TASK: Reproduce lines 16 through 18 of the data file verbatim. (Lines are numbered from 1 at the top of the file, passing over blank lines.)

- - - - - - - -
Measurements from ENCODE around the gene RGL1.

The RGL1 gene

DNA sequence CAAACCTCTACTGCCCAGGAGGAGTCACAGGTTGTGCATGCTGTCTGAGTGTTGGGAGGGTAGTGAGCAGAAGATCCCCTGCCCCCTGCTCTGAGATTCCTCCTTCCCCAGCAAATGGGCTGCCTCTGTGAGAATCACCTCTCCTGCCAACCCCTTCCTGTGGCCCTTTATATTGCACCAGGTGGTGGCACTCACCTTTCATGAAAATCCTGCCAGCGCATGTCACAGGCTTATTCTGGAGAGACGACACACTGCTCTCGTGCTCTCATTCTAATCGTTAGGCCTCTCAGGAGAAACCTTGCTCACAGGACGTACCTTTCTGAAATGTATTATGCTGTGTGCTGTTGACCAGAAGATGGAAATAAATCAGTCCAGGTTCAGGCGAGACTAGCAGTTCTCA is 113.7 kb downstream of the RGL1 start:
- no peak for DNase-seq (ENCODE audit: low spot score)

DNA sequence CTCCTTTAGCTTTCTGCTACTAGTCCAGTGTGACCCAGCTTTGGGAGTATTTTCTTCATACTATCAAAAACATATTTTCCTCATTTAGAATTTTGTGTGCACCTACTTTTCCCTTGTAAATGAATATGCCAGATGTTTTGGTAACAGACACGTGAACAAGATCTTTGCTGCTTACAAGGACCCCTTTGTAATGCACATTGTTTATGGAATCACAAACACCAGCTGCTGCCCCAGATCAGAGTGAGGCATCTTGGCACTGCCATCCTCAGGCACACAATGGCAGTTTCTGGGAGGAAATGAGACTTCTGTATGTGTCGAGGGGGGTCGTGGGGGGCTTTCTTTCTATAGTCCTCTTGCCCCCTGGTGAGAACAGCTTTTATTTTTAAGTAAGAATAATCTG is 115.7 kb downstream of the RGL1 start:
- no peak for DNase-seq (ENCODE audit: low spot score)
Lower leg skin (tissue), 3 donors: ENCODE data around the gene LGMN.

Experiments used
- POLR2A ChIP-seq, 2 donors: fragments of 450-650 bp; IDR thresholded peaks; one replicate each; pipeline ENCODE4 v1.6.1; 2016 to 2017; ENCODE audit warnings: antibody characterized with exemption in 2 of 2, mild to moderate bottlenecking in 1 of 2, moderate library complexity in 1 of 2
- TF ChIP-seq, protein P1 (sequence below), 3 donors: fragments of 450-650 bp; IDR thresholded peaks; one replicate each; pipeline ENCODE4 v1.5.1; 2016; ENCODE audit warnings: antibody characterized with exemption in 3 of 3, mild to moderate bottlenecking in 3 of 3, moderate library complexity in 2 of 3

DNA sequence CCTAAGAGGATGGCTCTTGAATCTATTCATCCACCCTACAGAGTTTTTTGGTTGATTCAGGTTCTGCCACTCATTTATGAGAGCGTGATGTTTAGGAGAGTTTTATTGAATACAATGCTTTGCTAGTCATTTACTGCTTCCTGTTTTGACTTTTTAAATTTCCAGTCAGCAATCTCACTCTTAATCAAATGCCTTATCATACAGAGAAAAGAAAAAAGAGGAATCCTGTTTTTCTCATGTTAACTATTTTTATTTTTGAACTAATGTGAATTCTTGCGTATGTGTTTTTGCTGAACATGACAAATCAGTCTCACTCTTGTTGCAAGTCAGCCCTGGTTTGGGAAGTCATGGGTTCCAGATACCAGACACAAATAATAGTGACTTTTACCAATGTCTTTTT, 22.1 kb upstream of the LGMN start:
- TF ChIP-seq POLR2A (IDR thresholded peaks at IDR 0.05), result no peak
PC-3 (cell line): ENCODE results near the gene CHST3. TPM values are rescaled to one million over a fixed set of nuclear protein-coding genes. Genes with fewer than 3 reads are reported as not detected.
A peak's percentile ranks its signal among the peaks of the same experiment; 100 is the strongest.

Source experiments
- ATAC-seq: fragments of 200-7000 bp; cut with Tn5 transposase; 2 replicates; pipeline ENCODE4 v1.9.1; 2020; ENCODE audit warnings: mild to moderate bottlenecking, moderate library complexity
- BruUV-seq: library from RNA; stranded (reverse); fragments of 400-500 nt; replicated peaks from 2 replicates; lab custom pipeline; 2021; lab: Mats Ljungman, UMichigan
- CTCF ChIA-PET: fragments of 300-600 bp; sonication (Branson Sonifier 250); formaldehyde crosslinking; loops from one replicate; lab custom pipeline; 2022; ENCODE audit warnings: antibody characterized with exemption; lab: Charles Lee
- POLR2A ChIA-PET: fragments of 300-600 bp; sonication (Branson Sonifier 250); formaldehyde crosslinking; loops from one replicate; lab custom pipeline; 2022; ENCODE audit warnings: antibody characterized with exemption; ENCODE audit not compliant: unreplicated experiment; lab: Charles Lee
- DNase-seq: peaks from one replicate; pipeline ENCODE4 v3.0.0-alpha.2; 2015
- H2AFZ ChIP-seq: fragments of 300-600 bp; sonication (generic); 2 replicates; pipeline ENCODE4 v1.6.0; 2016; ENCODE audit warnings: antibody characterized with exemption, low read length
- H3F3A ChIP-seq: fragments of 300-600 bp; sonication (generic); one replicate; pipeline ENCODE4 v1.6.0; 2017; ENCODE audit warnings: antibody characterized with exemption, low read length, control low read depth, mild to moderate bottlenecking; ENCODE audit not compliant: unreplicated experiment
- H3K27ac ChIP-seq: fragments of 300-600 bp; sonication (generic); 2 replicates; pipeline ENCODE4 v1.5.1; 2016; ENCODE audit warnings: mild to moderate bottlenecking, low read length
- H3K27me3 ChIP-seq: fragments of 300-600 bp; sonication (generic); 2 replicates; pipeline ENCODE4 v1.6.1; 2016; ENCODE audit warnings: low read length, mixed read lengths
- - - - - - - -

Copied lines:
- ATAC-seq: fragments of 200-7000 bp; cut with Tn5 transposase; 2 replicates; pipeline ENCODE4 v1.9.1; 2020; ENCODE audit warnings: mild to moderate bottlenecking, moderate library complexity
- BruUV-seq: library from RNA; stranded (reverse); fragments of 400-500 nt; replicated peaks from 2 replicates; lab custom pipeline; 2021; lab: Mats Ljungman, UMichigan
- CTCF ChIA-PET: fragments of 300-600 bp; sonication (Branson Sonifier 250); formaldehyde crosslinking; loops from one replicate; lab custom pipeline; 2022; ENCODE audit warnings: antibody characterized with exemption; lab: Charles Lee